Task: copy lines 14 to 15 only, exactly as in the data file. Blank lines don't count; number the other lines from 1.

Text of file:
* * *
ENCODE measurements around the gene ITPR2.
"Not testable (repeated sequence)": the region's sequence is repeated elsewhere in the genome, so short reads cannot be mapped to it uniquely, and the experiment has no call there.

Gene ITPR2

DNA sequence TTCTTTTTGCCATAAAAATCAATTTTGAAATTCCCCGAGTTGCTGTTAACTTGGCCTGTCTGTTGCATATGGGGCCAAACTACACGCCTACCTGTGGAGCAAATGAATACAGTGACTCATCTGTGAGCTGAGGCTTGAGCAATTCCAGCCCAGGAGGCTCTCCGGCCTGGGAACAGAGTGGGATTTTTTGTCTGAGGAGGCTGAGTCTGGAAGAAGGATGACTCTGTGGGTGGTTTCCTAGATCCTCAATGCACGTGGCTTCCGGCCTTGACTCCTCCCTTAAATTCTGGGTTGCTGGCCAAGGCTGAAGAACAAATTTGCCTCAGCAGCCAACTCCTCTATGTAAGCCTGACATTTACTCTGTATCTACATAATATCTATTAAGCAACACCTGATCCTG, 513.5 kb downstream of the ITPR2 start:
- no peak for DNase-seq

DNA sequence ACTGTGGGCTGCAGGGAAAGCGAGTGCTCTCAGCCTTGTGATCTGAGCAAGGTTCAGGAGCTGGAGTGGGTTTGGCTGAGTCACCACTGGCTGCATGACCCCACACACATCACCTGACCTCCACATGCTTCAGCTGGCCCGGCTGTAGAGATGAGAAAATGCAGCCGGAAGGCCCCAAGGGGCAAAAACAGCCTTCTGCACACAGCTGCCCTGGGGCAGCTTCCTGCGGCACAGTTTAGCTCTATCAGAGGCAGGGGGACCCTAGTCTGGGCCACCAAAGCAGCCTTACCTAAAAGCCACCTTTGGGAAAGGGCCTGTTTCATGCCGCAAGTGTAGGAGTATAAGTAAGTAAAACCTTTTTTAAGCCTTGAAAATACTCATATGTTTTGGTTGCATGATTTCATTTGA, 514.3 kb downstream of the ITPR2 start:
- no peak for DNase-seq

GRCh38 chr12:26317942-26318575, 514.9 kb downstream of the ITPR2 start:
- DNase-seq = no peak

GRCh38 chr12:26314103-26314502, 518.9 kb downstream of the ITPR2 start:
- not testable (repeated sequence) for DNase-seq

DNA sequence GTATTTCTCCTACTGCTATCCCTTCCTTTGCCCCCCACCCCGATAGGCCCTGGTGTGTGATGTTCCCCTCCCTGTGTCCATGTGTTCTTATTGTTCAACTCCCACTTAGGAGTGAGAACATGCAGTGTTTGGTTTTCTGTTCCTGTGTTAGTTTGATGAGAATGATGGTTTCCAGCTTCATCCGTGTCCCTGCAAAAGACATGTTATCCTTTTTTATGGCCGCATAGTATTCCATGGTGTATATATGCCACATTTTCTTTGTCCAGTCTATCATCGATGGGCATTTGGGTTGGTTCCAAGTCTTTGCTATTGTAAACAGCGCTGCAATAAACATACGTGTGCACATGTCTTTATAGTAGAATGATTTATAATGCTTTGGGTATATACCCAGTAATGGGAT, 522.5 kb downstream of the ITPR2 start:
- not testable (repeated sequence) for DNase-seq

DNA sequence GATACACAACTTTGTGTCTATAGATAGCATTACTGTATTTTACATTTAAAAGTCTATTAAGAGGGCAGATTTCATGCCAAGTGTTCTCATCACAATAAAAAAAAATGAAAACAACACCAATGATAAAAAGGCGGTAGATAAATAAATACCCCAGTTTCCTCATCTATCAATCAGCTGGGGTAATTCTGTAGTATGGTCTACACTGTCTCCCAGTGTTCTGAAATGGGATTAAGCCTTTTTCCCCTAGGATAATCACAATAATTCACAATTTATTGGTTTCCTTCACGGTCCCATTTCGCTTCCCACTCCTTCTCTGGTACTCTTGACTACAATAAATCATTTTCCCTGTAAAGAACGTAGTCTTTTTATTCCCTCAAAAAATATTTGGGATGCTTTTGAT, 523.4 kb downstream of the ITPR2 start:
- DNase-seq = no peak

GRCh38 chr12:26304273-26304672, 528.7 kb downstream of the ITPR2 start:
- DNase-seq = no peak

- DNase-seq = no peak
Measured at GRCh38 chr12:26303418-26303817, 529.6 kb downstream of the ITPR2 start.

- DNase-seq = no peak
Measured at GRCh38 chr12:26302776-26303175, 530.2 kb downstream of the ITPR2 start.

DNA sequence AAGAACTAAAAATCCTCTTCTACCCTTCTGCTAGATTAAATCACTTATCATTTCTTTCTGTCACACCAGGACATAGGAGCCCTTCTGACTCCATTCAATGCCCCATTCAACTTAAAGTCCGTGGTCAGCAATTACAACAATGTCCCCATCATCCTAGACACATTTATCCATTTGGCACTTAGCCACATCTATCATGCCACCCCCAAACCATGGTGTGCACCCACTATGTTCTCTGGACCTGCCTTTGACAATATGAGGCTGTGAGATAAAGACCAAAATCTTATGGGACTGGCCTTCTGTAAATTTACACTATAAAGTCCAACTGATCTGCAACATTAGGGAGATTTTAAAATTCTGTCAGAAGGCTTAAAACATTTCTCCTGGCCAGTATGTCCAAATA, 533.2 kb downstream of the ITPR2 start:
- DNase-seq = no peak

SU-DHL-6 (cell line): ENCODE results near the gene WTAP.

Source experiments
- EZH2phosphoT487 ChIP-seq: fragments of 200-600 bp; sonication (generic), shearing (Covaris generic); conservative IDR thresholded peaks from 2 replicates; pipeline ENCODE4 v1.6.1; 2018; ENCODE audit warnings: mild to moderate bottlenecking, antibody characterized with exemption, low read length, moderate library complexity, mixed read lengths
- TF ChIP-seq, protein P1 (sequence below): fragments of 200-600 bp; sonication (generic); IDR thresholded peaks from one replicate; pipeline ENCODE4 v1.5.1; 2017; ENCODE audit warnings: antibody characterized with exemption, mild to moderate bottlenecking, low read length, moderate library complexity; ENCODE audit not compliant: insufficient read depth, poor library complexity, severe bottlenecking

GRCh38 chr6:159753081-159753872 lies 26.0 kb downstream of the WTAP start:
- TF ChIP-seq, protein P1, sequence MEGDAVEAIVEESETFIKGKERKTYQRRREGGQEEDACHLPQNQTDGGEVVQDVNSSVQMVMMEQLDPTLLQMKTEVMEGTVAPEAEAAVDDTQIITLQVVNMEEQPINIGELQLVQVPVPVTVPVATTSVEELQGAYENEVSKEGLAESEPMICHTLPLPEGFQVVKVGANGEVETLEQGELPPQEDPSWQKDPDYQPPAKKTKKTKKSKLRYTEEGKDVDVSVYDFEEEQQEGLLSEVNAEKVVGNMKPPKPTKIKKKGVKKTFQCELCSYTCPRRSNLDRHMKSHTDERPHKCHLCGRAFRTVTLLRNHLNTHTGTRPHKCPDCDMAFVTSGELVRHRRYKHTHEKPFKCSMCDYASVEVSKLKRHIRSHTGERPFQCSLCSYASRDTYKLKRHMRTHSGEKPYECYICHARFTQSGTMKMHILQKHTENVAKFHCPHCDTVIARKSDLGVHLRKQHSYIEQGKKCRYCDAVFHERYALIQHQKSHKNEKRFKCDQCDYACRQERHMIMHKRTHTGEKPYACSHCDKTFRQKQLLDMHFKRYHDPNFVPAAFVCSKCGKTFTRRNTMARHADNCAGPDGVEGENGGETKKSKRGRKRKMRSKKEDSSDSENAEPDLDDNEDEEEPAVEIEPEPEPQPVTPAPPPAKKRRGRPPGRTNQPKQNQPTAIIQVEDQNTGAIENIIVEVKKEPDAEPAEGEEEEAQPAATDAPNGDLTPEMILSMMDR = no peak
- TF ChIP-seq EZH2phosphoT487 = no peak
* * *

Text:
DNA sequence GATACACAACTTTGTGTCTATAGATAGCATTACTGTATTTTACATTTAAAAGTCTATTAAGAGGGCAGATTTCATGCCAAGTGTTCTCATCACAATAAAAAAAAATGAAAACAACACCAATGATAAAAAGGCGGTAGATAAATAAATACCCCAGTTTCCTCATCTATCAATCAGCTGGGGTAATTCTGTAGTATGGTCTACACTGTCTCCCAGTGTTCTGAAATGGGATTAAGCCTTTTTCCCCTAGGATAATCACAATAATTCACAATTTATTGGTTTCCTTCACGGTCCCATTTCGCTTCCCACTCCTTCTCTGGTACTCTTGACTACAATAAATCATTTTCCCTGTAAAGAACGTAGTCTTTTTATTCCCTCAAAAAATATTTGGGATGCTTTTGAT, 523.4 kb downstream of the ITPR2 start:
- DNase-seq = no peak